I grew up on a small farm, so I’ve had ample opportunity to get stuck. Which I believe is true for anyone who chooses to explore. I’ve had a lawn mower stuck on a hill, in a ditch, and even in a creek. A motorcycle stuck in a pond, on the side of half frozen hill, and in a snow bank. I’ve had snowmobiles stuck numerous times. I’ve had my car stuck in the mud, sand, and snow. I’ve even had a homemade hovercraft stuck in a pond.
I’ve also been stuck in trees, in mud, on the side of a cliff, in small spaces, in the snow, in relationships, projects, and ideas. At which point I begin to question what does “stuck” mean. I see two types of stuck. One is stuck to the point where you can’t get yourself out. Two is a stuck where it is the result of the wrong approach, which is a temporary situation that you just lack the vision to see a way out. These are what approaches I have used to get unstuck.
Wait it out
Time changes circumstances. Snow melts, mud dries up, people change, people move, and we grow. This is a difficult choice, because it requires patience and time. It’s not always the right choice, because time is not always an option.
Ask for help
Seek people who have been stuck before. You would be surprised by how willing they are to help, because they were once stuck too. Through their experience, knowledge, and effort you will get moving again. One day you will be able to help someone else get unstuck too.
Improve the circumstances
Look at what is holding you in place and change it: sand the ice or put straw on the mud. If you can’t write a blog post, then change your topic, change your writing method, or change your environment. Change creates movement; you can’t be stuck if you’re moving.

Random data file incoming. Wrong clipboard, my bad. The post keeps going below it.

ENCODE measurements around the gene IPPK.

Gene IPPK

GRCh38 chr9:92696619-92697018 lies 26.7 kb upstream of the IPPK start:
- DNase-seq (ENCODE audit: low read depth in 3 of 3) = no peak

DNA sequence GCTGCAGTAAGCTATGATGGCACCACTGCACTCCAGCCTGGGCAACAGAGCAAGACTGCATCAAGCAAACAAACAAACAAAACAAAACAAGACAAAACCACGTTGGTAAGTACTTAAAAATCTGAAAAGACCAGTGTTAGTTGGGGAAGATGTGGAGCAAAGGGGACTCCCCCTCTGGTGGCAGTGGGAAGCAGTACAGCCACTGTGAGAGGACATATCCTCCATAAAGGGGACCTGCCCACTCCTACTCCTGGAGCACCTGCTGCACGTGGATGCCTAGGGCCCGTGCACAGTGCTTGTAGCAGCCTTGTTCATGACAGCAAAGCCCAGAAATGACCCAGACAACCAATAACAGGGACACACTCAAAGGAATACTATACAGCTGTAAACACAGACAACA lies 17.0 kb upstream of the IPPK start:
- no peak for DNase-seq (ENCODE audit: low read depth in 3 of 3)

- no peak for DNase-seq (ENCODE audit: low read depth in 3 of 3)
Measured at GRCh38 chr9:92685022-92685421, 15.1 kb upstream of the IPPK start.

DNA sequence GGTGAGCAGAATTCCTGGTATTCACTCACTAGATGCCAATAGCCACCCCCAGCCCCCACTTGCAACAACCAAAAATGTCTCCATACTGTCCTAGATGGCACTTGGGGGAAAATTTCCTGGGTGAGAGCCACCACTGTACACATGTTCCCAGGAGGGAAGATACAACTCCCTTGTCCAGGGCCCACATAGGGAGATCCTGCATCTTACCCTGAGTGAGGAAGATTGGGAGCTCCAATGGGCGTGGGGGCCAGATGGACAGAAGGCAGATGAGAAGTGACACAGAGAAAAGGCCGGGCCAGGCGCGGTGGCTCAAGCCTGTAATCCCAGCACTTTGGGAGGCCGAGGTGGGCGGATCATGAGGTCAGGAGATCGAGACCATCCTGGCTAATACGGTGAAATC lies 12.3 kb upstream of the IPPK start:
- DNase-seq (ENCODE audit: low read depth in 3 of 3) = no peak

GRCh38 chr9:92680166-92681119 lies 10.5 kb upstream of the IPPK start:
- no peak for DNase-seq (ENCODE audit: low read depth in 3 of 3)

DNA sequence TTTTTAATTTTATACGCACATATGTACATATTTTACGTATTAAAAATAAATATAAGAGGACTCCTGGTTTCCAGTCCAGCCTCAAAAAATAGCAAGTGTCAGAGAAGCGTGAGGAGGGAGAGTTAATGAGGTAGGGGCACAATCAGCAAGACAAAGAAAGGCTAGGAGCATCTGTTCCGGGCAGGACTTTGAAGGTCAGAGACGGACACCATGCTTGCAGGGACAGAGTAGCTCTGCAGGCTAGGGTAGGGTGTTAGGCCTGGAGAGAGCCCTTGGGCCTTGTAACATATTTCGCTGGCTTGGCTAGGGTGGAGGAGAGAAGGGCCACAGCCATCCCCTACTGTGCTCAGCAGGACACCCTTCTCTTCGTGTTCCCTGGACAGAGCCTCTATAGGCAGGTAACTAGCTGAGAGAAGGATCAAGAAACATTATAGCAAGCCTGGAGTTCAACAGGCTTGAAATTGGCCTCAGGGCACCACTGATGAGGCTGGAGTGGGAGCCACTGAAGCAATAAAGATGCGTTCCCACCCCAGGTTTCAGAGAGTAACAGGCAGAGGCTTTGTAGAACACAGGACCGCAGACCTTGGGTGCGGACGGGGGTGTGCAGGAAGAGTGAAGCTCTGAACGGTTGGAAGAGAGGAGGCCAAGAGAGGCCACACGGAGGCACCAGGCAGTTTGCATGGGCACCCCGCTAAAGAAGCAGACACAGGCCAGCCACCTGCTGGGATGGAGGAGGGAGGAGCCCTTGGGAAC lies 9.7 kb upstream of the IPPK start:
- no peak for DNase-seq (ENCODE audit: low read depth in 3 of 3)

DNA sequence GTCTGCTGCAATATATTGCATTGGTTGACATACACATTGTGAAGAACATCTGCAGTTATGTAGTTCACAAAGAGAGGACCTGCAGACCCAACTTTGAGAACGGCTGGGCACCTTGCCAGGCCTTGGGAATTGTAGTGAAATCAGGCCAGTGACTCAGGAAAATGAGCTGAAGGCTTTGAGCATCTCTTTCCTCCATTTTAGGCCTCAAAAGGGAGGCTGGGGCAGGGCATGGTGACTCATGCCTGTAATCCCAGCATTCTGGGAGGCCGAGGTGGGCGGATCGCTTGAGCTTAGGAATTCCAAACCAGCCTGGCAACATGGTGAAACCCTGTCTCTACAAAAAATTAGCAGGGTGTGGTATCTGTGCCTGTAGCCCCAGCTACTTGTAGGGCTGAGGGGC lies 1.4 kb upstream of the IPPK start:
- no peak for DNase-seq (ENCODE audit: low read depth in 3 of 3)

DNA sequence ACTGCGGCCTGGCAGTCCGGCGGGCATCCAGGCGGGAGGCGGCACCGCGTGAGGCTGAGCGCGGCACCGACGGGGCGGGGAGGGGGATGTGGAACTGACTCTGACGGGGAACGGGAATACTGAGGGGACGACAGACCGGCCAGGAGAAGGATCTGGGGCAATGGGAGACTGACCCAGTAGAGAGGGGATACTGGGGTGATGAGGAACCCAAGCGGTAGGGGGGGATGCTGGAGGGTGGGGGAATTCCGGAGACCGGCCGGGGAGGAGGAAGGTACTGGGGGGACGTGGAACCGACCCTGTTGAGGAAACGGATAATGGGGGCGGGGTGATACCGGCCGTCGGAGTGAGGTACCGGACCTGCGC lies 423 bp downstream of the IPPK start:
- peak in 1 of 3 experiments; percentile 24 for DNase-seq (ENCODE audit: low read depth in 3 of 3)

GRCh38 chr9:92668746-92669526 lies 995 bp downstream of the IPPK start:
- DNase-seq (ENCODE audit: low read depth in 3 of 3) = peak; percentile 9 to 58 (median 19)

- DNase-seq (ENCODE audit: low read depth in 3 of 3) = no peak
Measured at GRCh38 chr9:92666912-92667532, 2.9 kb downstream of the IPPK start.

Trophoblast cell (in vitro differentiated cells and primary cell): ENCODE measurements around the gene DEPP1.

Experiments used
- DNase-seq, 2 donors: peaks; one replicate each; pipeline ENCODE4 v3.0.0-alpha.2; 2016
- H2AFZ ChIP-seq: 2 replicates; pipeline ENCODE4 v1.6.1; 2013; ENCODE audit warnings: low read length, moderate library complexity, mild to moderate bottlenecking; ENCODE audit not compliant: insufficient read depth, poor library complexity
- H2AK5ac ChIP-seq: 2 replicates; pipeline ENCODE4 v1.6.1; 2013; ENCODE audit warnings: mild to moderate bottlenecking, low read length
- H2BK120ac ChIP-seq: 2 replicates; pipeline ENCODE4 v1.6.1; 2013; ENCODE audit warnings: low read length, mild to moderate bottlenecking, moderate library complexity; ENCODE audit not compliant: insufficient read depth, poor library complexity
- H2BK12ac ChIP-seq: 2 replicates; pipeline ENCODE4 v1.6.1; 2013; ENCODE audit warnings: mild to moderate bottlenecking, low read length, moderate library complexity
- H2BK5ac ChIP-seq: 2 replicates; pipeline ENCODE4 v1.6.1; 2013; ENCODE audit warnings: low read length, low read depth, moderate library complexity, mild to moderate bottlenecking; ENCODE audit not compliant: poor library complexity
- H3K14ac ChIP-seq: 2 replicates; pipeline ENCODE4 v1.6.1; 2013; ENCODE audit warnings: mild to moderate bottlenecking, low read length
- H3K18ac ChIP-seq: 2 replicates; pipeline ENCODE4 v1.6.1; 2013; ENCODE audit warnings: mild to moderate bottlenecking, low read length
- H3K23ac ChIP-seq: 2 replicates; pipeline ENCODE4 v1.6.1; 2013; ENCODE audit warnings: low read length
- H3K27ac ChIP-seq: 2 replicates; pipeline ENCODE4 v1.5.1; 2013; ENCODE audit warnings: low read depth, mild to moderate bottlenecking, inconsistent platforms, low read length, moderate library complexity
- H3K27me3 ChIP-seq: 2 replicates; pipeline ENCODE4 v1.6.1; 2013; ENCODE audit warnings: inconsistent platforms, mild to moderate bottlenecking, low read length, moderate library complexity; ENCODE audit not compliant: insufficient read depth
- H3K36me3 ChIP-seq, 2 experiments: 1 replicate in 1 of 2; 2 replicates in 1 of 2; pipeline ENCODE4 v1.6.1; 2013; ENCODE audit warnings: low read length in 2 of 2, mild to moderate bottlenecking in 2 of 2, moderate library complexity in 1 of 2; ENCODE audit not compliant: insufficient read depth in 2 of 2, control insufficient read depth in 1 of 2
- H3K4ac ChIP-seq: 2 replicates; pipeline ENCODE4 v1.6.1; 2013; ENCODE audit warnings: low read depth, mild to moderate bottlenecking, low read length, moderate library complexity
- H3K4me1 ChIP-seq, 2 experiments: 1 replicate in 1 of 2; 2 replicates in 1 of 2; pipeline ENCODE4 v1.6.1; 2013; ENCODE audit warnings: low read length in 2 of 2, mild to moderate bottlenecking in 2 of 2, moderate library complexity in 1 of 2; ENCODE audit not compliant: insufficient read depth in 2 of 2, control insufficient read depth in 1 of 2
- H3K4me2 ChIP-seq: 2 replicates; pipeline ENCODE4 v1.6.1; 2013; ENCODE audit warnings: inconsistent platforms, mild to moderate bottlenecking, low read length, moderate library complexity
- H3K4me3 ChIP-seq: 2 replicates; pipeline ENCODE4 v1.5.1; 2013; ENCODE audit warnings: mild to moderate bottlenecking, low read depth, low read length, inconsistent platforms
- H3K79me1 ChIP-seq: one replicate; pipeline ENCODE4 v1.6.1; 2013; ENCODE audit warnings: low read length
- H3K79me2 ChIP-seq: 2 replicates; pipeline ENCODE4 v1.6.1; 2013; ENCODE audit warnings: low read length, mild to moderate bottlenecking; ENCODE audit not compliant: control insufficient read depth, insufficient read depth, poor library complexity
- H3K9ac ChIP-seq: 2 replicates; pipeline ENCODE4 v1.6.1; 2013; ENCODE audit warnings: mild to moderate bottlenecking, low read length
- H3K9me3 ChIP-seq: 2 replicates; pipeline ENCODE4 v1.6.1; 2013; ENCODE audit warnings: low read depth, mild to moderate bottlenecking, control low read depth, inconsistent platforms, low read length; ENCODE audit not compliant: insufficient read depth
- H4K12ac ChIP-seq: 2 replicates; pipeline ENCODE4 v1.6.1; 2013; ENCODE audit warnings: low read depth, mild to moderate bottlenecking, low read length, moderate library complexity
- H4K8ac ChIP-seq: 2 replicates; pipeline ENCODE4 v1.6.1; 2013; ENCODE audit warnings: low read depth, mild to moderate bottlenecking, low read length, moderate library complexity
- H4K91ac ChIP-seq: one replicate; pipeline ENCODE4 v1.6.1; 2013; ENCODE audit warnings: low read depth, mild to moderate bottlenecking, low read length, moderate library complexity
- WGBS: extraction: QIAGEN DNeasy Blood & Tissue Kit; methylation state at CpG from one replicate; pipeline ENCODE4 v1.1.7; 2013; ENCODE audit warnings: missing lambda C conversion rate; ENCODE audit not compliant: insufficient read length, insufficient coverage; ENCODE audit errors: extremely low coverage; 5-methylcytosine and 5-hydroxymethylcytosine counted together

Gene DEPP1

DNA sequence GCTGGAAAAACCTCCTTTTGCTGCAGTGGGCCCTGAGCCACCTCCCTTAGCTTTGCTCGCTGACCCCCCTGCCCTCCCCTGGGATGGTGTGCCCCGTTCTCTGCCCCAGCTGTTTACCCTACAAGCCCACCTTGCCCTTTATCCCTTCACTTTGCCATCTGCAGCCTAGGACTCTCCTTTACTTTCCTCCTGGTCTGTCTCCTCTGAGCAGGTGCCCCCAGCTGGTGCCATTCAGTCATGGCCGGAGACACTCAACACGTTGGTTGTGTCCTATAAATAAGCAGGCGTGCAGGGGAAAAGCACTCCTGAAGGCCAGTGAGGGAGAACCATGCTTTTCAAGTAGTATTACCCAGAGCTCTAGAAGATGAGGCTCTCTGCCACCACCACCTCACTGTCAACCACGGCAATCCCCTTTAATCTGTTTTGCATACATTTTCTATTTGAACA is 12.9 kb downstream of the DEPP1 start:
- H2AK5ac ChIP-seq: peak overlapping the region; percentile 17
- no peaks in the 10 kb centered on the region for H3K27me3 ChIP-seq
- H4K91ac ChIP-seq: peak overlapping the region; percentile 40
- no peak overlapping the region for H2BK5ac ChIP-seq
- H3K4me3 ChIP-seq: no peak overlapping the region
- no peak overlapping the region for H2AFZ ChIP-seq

When the ship is going down, you don’t want to go with it. Starting out new can be a blessing in disguise. The sign to abandon ship is when your project or relationship has been sitting there half finish or half broken for longer than it has been worked on or ever worked. You have to get rid of what’s holding you back to make room for something new.
Getting stuck means that there is not enough traction to overcome the resistance holding you in place. Friction always works for and against you at the same time. The friction of your car tires against the road propels you forward. While the friction of the air resists your forward motion. There are two types of friction: starting friction and sliding friction. Starting friction is always more the sliding friction. Use this to your advantage when getting unstuck. The trick is to use a low gear to turn the wheels slowly so they don’t slip. Stuck on a project then slow down for a moment by focusing on one small piece and inch your way forward. Inches add up to feet and feet into miles.
Getting stuck means you are going places and trying projects that are different, difficult, and new. This reminds me of my favorite Robert Frost work “The Road Not Taken” and his famous quote “Two roads diverged in a wood and I – I took the one less traveled by, and that has made all the difference.”
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